M712 with box #2I have always been a fan of the C96 “Broomhandle” Mausers and not sure what is at the root of the attraction.  Maybe because it was a pistol ahead of its time, maybe because of its distinctive look with the magazine forward of the trigger as opposed to inside the grip like with modern autoloaders; it’s hard to say.  The “96” part of the designation stood for the year of its release – 1896.  Originally in caliber 7.63 with a 10 round box magazine, it was copied by Spanish and Chinese manufacturers and saw action all over the world for more than half of the last century.  The M712 Schnellfeuer (rapid fire) was the select fire version of the C96.  Suffice that the C96 and M712 are iconic and historical firearms and this replica BB CO2 pistol will satisfy the collector in you while also providing many hours of enjoyable shooting.  After going over the instruction manual to be certain I was familiar with any unique operational differences from the many CO2 pistols I’ve had the pleasure of shooting, I was ready to take it outside.   Of all metal construction, the M712 has the heft of its real counterpart with the controls in the same places as the original and even a lanyard ring at the base of the grip.  The smoothbore barrel is made of brass and is 4 ¾ inches long.  In keeping with the original there is a ladder type rear sight, but with the M712’s limited range, you won’t do much with it.  It sports plastic grips made to resemble real wood with a slot in back to accommodate the wooden stock/holster that came with some original guns to turn them into carbines.  Umarex does not sell a replica stock at this time but I understand some internet sites have an aftermarket version.

The drop-free magazine holds both the 12 gram CO2 cartridge and 18 BBs.  To charge the magazine: remove the threaded plug from the magazine’s base using the provided hex key, insert the cartridge and replace the threaded plug.  (Umarex recommends placing a drop of high quality silicone oil on the tip before insertion.)  Once assembled, but before piercing or loading with BBs, install the magazine into the pistol.  Then, continue to screw in the threaded plug until the cartridge is pierced.  Point the muzzle in a safe direction, pull back the charging handle and fire the pistol to make sure the CO2 is flowing.  Remove the magazine and proceed to load BBs.  It is possible to load 20 BBs, but don’t do it – the follower will not work properly and you’ll wind up with feed problems.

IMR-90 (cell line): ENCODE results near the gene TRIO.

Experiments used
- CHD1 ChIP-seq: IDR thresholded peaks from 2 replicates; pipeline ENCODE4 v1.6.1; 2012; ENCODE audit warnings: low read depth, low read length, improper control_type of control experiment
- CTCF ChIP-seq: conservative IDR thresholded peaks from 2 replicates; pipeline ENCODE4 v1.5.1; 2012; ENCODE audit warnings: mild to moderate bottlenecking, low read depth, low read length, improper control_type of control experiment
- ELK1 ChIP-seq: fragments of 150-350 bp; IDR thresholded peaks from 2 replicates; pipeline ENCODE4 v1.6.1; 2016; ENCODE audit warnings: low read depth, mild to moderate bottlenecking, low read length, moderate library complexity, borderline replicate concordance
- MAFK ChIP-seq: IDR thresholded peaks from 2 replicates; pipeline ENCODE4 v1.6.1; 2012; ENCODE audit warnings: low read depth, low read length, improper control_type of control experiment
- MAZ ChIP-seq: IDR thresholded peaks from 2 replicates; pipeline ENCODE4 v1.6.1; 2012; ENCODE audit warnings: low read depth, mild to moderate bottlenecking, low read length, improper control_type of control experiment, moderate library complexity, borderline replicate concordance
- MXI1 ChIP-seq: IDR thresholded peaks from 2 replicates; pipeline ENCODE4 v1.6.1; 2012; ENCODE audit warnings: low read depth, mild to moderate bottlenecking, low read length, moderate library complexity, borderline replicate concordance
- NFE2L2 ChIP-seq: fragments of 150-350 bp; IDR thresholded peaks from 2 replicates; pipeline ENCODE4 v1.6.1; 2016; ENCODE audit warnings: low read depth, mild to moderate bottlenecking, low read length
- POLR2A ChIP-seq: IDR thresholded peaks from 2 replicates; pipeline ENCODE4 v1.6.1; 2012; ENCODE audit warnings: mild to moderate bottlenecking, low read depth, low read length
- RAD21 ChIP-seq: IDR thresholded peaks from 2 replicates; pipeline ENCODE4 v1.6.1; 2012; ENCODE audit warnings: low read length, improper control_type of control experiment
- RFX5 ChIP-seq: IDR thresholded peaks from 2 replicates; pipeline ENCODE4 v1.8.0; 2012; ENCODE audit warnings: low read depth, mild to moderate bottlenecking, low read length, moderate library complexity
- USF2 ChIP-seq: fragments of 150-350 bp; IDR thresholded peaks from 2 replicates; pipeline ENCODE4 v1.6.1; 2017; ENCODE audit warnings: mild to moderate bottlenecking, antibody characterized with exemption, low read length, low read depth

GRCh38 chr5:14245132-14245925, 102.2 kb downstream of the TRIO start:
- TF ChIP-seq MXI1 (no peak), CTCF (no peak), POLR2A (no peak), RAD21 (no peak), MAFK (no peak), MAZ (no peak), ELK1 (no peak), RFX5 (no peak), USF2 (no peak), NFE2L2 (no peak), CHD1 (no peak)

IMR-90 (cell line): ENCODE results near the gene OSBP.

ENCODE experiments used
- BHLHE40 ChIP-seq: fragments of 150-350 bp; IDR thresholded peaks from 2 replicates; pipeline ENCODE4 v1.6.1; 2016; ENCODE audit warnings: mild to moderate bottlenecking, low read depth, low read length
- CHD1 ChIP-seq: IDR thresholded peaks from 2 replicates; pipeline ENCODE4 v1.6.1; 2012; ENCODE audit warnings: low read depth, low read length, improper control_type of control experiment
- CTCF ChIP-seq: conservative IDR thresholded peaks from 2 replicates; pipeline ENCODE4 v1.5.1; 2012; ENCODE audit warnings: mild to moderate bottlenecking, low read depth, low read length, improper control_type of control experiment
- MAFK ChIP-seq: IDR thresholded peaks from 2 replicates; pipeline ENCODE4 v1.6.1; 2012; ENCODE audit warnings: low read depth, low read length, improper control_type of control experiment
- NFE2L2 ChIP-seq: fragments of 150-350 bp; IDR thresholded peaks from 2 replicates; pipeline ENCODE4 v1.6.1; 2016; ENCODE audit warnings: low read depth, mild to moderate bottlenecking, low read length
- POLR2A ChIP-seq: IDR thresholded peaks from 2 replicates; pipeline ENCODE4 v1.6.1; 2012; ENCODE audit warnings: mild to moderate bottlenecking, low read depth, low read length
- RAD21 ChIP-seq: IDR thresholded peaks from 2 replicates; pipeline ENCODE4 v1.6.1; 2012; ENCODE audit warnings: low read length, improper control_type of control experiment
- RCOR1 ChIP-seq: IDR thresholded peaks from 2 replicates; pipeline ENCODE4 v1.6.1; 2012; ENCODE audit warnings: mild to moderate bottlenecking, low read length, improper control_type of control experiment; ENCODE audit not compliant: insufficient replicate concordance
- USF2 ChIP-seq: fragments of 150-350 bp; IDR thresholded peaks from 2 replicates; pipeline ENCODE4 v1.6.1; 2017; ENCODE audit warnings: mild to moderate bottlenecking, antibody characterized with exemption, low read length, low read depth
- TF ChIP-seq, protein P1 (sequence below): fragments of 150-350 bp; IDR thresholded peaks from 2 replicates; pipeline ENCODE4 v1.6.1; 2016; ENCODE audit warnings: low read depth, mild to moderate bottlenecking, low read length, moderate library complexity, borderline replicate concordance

The bolt does not lock back on this airgun version, so clearing a stuck BB is definitely a two hand operation.  Also, when firing full auto mode you will waste some gas not realizing the mag is empty and it is time to release the trigger.  The M712 was a whole lot of fun to shoot, especially in the rock n’ roll mode, with one drawback: it was slow to load.  It is possible to purchase extra magazines, but if Umarex could figure a way to help speed loading and/or hold more rounds, it would be just about perfect.M712 right side close up

I’m not sure how to gauge the rate of fire, but it was fast.  You can empty a full magazine in just 3 or 4 seconds.   Of course, being CO2 driven, this does not efficiently utilize the gas so velocity drops during full auto firing, but it is a blast! (Please pardon the pun…)  Have plenty of CO2 cartridges on hand because you’ll go through them quickly – and have great fun doing it!

After firing a couple of magazines to break-in the airgun you are ready to strike fear into the hearts of pop cans everywhere.  Accuracy was very good at 7 yards and the trigger was quite nice.  The chronograph showed an average reading of 357.4 FPS from a 5 shot string on a 64 degree day at 6,000 feet. The safety is excellent and disengages the trigger when the lever is pushed up.

Being a hundred twenty-something year old design, it’s different than what you are used to but proficiency comes quickly.  If you have interest in famous military arms or just want to have a great time plinking in your backyard, you owe it to yourself to check out this well-made airgun.  MSRP is in the $120.00 range and it comes with a 90 day warranty.  Airguns of Arizona ( can certainly be your connection to this and any of the Legends replicas from Umarex.

Steve is not only an owner at AOA, but a shooter. And a dang good one too!

Steve is not only an owner at AOA, but a shooter. And a dang good one too!

Steve Buchanan is the guy behind the scenes at, making sure that things go smoothly in the repair department. Steve is also one of the owners of the business.

Steve and his brother Robert started as automotive mechanics at Buchanan Tire and Auto. “We had our own recapping plant,” Steve says. “We grew up around tires and hard work, and I became pretty much the go-to guy if there was a complicated problem.”